44. 44. Simple Present Questions Question Word + Verb ELLs will want to say: I do live in Orlando. Where do you live? What does he thinks about it? I live in Orlando. He does thinks it‟s great. What does he think about it? He thinks it‟s great. What do you do? I am a teacher. What does she do? She is a student. This question is VERY confusing for ELLs!! They often think it means „What are you doing?‟ They often want to answer with do
  45. 45. Simple Present Questions Do as Question Word Do you like coffee? Yes, I do. I like coffee. No, I don‟t. I don‟t like coffee. Does he like coffee? Yes, he does. He likes coffee. No, he doesn‟t. He doesn‟t like coffee. ELLs will want to say: You like coffee? Does he likes coffee? Yes, I like. Yes, he likes. No, he doesn‟t likes.
  46. 46. Present Progressive    Also known as Present Continuous BE + present participle (~ing form) I am teaching. You are studying. He is thinking. When do we use Present Progressive? The main use of Present Progressive is for things we are doing now. We can also use it to talk about the future: I‟m leaving for Georgia tomorrow.
  47. 47. Present Progressive Questions Questions with Question Words Question Word + BE + noun/pronoun + verb~ing What is he studying? Where is she going? Why are they eating there? How are you feeling?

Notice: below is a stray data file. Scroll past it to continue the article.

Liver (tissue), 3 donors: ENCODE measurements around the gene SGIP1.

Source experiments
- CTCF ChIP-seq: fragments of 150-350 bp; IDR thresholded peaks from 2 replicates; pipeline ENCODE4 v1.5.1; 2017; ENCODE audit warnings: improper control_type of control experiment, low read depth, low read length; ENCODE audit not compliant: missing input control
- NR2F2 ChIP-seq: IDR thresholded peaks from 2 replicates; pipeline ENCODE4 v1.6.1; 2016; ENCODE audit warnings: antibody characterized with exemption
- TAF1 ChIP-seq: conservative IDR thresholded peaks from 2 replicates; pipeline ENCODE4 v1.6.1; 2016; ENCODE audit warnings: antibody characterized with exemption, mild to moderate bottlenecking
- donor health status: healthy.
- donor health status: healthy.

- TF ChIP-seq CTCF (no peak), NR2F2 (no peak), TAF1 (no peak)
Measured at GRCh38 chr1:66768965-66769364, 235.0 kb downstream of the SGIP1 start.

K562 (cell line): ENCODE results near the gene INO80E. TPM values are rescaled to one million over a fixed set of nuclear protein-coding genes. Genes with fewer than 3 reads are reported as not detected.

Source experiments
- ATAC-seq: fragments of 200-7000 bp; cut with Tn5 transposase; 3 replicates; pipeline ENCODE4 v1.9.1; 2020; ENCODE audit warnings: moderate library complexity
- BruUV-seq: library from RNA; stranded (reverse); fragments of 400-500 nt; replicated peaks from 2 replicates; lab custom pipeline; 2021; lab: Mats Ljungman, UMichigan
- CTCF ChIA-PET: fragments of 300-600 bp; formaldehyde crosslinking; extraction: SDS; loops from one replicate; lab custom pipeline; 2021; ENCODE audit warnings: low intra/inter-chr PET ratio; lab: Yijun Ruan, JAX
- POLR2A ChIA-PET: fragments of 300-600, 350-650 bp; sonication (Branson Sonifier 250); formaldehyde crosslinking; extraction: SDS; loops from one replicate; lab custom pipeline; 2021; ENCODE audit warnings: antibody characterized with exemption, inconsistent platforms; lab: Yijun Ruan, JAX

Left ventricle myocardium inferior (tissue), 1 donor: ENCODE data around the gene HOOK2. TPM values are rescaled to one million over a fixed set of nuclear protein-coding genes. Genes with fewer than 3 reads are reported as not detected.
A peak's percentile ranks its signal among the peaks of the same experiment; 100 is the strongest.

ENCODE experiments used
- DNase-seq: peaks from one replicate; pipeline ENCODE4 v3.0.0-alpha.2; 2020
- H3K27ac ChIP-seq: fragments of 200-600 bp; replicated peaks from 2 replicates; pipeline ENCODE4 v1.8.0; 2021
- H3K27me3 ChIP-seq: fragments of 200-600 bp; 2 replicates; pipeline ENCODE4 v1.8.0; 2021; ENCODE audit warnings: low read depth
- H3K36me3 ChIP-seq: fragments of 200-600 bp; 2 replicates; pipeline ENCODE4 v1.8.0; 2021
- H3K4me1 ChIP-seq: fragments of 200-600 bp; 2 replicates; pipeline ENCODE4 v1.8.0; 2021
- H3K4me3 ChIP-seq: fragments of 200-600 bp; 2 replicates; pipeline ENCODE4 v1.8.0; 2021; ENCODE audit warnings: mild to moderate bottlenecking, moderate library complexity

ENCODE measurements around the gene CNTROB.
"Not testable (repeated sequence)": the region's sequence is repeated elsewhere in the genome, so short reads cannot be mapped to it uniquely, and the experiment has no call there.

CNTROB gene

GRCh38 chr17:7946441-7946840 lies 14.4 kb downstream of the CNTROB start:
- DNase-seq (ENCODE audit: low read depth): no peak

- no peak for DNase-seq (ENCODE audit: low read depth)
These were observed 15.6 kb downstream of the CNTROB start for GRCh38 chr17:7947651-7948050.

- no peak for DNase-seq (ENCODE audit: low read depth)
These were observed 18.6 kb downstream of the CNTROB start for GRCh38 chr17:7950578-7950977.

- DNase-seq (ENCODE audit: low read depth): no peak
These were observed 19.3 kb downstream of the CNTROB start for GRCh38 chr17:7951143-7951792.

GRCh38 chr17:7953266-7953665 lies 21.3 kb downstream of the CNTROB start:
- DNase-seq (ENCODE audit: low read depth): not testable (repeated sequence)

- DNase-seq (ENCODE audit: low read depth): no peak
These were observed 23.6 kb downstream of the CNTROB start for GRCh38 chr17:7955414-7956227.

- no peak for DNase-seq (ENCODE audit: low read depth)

48. 48. Present Progressive Questions Yes/No Questions Be + noun/pronoun + verb~ing  Are you working on the project?  NOTE: Questions that begin with a  Yes, I am. I am working on the project. VERB  No, I‟m not. I‟m not working on the project. require a Is Tom studying right now? yes/no  Yes, he is. He is studying right now. answer!   No, he isn‟t. He isn‟t studying right now. Are they coming tomorrow? Yes, they are. They are coming tomorrow.  No, they aren‟t. They aren‟t coming tomorrow. 
  49. 49. Present Progressive Problems What is he doing? / What are you doing? Very difficult for ELLs! They will want to answer with doing: He is doing study. I am doing eat. Question formation errors: What he is studying? Does he studying? He is studying? Overgeneralization: I am work at UCF. He is works at Red Lobster.
  50. 50. Simple Past: BE  BE has two simple past forms: WAS and WERE Conjugation: I He She It You We They was was was was were were were I was in high school in 1995. We were best friends.
  51. 51. Simple Past: Questions with BE Questions with Question Words: How was your weekend? Where were you yesterday? Why was Tom late? Yes/No Questions: Were you in Kissimmee yesterday? Yes, I was. / No, I wasn‟t. Was Tom a good student in high school? Yes, he was. / No, he wasn‟t.
  52. 52. Simple Past: Other Verbs Typically verb+ed  Tom visited his sister yesterday.  I lived in Korea in 2010.  We studied German in college. When do we use the simple past? We use the simple past if we know WHEN something happened!
  53. 53. Simple Past: Questions Questions with Question Words: Question word + did + noun/pronoun + verb Where did you live in 2001? I lived in Tennessee. What did Tom study in college? Tom studied history. What did you do yesterday? ELLs will want to answer with “I did…” ELLs will want to say: Where did you lived? What did Tom studied? Where you lived? Where Tom studied? I did live in Tennessee. Tom did study history.